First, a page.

About Me

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Atlanta, GA, United States
When I suffered a lip injury that ended my career as a classical trombonist, I thought my life as a musician was finished, but I fell in love with music all over again when Santa gave me a guitar for Christmas in 2003. Even as I was struggling with my first chords, I was planning a new performance career. As a trombonist, I performed with the Heritage of America Band at Langley Air Force Base, the Ohio Light Opera, and in pick-up bands for touring acts that included Rosemary Clooney, George Burns, and the Manhattan Transfer. Reborn as a jazz guitarist, I sing and play my own solo arrangements of jazz classics, am half of the Godfrey and Guy duo, and hold the guitar chair in the Sentimental Journey Orchestra. I have been a freelance music copyist since 1995, served as Director of Music at Northwest Unitarian Universalist Congregation from 2011 to 2017, and currently serve as Contemporary Band Director at the same congregation.

Monday, April 1, 2013

Tantrums Begone

An actual quote from my younger
days as a budding musician.
Recently, my brother didn't seem to believe me when I told him that I don't get mad and swear anymore when I practice. This is understandable. My family grew up listening to me yelling, cursing, and throwing things when I practiced trombone. Nothing I played was ever good enough for me. I could play a beautiful phrase but be mad at myself because I didn't articulate the beginning of the second measure as precisely as I wanted.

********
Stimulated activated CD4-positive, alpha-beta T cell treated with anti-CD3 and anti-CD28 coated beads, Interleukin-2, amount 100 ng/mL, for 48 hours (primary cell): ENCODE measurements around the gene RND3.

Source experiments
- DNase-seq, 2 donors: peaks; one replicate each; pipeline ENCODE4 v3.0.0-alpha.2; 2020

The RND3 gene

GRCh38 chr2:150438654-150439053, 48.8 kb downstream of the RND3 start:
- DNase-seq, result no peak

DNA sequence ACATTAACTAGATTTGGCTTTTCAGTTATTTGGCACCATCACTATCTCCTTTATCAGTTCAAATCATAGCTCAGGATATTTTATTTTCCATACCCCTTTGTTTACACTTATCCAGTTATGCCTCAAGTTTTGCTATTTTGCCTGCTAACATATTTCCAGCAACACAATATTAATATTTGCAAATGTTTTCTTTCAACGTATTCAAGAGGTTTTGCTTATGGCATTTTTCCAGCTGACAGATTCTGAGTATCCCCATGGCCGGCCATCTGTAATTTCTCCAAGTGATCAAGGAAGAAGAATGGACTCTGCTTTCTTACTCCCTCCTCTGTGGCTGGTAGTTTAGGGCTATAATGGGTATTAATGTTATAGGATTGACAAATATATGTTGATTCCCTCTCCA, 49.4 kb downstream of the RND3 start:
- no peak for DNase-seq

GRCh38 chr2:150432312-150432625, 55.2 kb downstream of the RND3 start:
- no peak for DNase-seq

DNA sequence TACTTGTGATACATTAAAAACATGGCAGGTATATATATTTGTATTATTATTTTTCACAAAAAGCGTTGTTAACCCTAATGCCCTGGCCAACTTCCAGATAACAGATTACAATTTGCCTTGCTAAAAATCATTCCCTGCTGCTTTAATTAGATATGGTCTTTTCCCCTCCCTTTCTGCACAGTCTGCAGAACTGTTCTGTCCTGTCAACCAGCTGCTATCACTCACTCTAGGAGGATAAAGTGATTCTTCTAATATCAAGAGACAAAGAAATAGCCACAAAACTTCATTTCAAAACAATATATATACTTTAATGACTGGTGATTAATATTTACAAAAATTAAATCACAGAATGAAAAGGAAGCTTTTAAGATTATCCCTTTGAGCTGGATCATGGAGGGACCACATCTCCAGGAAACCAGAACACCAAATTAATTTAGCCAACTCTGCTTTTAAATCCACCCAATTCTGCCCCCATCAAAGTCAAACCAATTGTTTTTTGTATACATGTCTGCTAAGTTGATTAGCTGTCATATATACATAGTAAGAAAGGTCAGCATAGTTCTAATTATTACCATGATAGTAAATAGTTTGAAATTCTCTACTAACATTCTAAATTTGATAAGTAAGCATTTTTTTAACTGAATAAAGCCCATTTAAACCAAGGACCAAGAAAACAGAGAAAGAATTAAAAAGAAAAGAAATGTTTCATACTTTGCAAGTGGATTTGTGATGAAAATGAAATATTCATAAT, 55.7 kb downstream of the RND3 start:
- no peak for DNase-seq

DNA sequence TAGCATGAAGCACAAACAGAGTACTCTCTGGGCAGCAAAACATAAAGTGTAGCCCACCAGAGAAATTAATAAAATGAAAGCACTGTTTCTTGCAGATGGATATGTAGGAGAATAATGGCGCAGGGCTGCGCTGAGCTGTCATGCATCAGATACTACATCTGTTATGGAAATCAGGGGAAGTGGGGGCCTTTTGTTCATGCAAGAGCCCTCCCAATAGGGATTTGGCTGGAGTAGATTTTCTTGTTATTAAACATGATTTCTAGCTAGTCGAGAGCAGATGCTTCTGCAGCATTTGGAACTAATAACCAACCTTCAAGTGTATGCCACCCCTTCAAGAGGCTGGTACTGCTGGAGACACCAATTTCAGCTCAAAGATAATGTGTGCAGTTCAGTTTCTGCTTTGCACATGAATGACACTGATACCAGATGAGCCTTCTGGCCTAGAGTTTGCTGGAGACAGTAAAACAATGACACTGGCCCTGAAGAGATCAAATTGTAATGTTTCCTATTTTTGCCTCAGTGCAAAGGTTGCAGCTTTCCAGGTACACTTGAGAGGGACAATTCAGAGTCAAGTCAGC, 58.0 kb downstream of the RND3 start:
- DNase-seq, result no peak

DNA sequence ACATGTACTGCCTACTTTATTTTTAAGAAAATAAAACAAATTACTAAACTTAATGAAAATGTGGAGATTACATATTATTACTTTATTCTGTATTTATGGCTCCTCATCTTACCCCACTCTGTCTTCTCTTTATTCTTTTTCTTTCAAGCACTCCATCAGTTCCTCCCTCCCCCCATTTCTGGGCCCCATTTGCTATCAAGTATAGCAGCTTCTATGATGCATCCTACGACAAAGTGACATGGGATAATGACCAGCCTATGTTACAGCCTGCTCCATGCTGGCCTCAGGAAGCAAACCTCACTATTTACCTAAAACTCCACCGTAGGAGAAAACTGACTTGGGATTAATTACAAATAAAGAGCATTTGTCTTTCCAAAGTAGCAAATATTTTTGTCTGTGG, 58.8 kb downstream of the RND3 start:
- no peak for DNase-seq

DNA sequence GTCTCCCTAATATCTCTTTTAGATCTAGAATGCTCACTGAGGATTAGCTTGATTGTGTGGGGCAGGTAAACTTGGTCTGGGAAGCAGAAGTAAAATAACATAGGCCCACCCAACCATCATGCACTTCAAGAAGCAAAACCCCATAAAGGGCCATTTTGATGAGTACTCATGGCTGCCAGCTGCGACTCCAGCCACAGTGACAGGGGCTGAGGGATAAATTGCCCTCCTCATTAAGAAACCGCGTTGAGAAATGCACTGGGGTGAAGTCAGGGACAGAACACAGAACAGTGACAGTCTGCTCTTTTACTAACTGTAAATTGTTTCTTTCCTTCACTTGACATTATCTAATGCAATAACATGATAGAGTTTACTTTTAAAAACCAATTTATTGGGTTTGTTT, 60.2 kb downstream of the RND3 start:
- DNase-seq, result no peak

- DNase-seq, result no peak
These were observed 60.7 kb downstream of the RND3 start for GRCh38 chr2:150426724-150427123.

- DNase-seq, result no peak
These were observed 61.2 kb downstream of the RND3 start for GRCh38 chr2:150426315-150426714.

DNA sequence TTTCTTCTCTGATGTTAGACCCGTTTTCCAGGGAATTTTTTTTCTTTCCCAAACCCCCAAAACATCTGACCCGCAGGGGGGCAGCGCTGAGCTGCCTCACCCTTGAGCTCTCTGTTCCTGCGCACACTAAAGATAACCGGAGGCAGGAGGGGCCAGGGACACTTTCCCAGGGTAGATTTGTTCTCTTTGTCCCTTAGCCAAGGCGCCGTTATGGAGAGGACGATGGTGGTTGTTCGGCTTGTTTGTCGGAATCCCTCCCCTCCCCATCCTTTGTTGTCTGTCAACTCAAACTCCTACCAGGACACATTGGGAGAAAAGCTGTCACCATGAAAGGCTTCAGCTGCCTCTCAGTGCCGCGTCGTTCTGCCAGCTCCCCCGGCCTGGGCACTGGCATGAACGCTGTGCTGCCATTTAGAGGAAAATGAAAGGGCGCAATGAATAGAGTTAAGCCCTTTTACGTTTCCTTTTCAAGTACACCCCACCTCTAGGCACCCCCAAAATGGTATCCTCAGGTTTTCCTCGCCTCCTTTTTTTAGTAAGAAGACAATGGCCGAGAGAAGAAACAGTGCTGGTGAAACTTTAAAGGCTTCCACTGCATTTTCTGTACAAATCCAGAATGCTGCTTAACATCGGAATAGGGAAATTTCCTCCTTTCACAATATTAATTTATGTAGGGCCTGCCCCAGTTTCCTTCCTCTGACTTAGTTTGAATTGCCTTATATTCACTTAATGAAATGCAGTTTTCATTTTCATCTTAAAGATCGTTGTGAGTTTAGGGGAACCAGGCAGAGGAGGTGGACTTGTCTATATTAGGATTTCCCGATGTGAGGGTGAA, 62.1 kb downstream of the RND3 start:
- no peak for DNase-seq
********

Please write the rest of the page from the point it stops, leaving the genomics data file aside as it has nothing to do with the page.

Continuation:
It only took me about 45 years to learn that this was not the best way to approach a practice session. You can't berate yourself for every little mistake. That kind of thinking bleeds into the rest of your life, and pretty soon, you begin belittling yourself for every little personal flaw.

I'm still a perfectionist when I practice, zeroing in on my mistakes and repeating problem spots over and over until I get them right. These days, I just go about it with a different attitude. I no longer tie my feelings of self worth to whether or not I can play every note perfectly. If I can't play a new lick, it doesn't mean I'm worthless. I just means I can't play that lick yet. Now I can approach that new lick with a calm mind and relaxed body, learning it more quickly than I could if I were berating myself.

This new attitude began to take hold when I started improvising on guitar. When I was a trombone player, I had a terrible time improvising. I wanted everything to be perfect, and that's not what improvising is about. I had only been playing guitar for about a year when I began improvising. Since I was new to the instrument, I already knew I wasn't going to sound great, so I didn't worry so much about what I sounded like. I take this same approach when I make mistakes in my practice sessions. Instead of being angry at every little misstep, I look on it as part of the overall process. My mistakes show me the fastest way to improve. As I work on my weak areas, I become a stronger musician.

Of course I still get frustrated from time to time. I'm more mature about my approach, but I'm not Buddha! However, the days of tirades and book throwing are long gone.

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